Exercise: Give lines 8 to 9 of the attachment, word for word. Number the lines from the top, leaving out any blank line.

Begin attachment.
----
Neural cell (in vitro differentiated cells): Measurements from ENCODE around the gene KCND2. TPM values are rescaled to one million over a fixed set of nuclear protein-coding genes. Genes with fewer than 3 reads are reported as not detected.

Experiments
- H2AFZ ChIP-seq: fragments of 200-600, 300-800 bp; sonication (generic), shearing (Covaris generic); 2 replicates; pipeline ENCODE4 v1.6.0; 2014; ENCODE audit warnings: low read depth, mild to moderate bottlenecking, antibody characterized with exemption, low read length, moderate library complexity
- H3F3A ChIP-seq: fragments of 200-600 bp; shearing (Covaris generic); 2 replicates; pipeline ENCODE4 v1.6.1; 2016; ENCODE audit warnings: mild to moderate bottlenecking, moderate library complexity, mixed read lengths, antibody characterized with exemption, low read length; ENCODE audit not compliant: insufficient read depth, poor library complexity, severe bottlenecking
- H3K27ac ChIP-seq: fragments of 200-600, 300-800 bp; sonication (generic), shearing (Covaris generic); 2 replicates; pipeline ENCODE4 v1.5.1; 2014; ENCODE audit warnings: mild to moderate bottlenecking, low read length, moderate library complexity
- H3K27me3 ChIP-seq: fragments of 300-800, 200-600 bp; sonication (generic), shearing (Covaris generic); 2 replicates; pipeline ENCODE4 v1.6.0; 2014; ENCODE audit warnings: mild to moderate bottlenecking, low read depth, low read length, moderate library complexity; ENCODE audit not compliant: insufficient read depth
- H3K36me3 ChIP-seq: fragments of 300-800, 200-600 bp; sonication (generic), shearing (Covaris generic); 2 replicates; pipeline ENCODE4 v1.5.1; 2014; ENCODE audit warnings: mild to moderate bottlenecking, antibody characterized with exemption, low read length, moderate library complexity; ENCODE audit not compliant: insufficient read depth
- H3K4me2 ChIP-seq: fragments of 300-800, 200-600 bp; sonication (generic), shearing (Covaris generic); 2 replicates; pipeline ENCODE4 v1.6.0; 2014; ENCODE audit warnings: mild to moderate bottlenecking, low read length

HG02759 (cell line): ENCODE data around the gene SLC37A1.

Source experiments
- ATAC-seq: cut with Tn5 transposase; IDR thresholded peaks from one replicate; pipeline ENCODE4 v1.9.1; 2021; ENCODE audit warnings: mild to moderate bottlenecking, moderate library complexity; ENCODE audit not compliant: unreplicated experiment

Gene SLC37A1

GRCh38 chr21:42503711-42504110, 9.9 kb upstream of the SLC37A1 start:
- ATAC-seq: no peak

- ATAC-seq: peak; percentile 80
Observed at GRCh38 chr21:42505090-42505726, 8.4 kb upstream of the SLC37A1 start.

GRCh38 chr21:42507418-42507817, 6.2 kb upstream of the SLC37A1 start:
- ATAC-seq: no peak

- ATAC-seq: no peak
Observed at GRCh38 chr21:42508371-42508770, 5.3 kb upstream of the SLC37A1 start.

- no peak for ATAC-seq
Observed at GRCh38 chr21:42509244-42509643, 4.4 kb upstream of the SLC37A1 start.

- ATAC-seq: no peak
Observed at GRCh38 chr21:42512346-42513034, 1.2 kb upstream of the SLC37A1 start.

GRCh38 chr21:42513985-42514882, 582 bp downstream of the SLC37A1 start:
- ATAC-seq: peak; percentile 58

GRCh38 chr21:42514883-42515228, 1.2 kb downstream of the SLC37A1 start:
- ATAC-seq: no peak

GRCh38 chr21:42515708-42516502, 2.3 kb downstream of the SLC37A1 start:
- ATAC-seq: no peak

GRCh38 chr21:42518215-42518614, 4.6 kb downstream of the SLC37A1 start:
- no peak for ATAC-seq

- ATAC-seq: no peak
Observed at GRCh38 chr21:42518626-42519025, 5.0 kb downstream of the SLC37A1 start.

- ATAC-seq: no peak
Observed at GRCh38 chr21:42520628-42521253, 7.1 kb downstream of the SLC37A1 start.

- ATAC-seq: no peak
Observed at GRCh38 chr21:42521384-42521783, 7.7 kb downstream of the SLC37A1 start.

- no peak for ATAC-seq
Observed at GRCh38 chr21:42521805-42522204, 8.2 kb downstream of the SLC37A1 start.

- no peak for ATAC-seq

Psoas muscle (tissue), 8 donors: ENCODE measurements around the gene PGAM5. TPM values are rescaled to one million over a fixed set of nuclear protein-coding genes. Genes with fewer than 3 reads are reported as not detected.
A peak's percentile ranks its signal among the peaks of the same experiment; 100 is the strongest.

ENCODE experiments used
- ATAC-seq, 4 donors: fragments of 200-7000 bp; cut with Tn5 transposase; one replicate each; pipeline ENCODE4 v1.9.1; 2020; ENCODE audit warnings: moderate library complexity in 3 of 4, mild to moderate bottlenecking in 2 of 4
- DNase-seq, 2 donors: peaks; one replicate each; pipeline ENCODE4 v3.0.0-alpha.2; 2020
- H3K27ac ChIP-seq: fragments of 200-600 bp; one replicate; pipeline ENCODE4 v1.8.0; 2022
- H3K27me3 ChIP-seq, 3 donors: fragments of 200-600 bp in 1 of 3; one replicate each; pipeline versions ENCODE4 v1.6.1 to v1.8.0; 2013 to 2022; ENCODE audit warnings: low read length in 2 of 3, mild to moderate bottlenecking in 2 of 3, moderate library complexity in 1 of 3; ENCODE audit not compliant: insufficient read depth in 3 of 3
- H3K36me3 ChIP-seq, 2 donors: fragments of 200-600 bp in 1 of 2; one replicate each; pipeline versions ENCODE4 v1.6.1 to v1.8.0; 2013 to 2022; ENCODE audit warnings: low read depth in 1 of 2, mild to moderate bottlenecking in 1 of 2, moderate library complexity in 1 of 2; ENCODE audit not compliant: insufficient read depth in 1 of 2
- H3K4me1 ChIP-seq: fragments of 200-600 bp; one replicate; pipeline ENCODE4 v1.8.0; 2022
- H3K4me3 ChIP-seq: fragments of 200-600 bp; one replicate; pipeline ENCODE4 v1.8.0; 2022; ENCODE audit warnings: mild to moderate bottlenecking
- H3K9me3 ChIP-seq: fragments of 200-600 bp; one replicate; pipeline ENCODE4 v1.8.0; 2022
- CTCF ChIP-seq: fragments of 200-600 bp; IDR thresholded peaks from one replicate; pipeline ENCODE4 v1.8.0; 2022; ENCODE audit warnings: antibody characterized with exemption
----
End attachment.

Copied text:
- H3K4me2 ChIP-seq: fragments of 300-800, 200-600 bp; sonication (generic), shearing (Covaris generic); 2 replicates; pipeline ENCODE4 v1.6.0; 2014; ENCODE audit warnings: mild to moderate bottlenecking, low read length

HG02759 (cell line): ENCODE data around the gene SLC37A1.